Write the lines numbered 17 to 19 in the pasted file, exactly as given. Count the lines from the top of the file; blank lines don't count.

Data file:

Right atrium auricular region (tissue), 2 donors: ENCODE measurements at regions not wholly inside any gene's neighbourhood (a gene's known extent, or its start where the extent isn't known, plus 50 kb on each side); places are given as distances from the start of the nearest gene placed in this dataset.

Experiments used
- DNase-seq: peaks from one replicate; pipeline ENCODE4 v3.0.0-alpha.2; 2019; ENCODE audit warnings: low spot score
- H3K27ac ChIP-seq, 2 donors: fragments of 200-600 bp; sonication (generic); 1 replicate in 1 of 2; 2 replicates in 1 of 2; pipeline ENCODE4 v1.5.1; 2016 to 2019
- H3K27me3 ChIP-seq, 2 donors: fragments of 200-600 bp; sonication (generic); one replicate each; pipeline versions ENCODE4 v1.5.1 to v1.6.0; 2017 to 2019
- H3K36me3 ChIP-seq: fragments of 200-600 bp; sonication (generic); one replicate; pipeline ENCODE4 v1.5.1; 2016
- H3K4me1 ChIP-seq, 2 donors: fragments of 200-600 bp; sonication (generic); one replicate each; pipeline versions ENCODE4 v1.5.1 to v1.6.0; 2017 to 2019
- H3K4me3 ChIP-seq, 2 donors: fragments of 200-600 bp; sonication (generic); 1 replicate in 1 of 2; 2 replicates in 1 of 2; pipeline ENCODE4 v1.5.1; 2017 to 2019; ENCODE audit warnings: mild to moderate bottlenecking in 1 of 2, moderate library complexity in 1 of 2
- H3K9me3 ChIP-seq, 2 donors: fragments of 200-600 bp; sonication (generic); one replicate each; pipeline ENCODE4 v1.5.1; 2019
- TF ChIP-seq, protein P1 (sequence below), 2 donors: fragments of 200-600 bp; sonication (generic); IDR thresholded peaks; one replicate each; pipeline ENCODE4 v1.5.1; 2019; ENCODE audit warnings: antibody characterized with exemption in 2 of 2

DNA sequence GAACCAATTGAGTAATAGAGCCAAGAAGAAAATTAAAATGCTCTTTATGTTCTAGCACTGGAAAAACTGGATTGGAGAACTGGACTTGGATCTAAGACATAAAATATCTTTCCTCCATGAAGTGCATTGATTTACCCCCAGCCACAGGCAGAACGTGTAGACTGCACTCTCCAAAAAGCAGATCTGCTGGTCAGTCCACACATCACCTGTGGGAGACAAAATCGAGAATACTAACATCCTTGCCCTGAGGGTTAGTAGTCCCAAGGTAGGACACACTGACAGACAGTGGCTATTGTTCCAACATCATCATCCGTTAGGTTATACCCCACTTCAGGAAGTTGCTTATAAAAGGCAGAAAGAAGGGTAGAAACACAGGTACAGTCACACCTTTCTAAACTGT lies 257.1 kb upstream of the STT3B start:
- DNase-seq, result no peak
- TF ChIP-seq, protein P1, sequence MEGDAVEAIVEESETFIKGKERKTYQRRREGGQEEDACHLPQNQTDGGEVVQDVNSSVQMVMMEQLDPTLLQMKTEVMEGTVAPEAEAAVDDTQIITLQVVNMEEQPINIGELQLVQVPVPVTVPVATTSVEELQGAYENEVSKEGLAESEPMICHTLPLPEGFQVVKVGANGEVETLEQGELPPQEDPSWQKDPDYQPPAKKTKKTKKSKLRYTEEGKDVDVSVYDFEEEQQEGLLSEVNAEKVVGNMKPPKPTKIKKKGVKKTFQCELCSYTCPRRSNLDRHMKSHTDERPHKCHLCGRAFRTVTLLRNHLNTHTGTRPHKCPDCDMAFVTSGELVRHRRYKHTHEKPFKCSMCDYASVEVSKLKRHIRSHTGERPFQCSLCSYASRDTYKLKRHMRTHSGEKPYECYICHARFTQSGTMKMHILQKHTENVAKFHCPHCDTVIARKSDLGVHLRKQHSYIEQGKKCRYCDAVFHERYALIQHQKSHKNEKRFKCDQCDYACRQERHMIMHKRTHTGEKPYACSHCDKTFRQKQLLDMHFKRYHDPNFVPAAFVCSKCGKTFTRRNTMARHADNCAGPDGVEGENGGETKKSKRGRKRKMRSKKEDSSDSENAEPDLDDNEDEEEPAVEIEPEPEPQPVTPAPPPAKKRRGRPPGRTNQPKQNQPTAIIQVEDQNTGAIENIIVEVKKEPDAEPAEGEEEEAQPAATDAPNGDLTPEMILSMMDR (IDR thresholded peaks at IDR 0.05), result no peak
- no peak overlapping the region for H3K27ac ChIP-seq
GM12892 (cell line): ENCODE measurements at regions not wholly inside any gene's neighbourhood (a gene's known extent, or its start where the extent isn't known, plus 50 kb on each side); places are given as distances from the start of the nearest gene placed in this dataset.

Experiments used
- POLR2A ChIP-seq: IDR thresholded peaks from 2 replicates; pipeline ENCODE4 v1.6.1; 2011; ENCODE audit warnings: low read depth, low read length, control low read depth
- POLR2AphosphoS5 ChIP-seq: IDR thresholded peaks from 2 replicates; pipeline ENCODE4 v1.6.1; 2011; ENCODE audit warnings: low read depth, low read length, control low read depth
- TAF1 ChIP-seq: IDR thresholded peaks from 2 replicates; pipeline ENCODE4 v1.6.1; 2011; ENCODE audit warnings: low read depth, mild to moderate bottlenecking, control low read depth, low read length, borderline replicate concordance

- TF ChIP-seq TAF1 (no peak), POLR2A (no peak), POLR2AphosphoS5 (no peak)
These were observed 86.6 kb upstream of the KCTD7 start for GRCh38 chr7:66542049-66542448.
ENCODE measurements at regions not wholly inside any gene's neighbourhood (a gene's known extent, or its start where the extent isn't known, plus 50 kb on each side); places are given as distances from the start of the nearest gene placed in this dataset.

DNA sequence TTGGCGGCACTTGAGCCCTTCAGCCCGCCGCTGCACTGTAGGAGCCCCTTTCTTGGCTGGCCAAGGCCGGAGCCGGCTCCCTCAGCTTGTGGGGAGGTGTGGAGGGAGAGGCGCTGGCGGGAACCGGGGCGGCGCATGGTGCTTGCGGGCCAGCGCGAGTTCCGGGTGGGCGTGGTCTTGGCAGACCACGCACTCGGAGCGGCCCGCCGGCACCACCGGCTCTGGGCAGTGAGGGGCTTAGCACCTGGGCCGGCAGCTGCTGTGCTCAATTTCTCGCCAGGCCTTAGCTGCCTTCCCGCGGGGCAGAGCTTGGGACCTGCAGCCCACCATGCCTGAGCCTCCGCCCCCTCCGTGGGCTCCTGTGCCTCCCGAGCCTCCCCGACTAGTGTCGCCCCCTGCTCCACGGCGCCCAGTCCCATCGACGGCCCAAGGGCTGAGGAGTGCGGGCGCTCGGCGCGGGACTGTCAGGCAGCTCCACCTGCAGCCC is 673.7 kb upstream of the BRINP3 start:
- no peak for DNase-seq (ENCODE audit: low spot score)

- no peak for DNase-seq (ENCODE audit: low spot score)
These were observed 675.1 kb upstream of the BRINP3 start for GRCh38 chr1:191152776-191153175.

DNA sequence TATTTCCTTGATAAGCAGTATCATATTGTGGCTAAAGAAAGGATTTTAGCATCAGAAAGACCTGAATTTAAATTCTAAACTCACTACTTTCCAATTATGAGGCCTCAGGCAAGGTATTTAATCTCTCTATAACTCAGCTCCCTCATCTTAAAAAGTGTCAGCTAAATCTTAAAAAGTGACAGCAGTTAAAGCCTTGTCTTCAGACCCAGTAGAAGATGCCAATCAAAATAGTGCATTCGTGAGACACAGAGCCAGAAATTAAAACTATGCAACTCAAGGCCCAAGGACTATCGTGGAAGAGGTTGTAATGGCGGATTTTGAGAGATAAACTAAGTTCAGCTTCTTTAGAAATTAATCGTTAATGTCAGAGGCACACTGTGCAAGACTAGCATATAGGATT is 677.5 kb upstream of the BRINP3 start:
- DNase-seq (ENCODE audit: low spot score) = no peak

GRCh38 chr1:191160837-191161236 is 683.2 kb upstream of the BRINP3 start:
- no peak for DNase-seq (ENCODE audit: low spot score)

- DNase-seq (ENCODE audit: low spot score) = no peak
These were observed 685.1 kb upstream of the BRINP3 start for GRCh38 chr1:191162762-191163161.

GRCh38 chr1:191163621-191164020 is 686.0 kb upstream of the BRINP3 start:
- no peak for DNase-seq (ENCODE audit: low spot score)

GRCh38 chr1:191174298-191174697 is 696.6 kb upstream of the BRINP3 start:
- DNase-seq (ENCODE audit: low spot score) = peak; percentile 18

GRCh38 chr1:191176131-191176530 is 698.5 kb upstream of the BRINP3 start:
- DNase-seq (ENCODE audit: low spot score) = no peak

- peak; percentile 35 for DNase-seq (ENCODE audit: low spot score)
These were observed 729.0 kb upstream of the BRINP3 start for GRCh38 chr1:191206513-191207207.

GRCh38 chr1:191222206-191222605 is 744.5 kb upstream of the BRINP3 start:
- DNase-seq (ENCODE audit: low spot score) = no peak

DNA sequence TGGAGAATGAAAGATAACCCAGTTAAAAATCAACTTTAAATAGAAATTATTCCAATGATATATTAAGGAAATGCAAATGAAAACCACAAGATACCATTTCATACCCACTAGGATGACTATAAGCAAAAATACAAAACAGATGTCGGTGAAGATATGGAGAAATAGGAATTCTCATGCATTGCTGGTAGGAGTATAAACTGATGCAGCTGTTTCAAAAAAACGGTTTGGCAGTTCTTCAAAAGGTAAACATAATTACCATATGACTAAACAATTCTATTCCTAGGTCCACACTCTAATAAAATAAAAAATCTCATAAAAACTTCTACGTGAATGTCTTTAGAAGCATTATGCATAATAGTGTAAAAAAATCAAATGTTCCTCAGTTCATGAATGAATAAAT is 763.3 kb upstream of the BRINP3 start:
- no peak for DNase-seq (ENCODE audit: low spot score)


- POLR2A ChIP-seq: IDR thresholded peaks from 2 replicates; pipeline ENCODE4 v1.6.1; 2011; ENCODE audit warnings: low read depth, low read length, control low read depth
- POLR2AphosphoS5 ChIP-seq: IDR thresholded peaks from 2 replicates; pipeline ENCODE4 v1.6.1; 2011; ENCODE audit warnings: low read depth, low read length, control low read depth
- TAF1 ChIP-seq: IDR thresholded peaks from 2 replicates; pipeline ENCODE4 v1.6.1; 2011; ENCODE audit warnings: low read depth, mild to moderate bottlenecking, control low read depth, low read length, borderline replicate concordance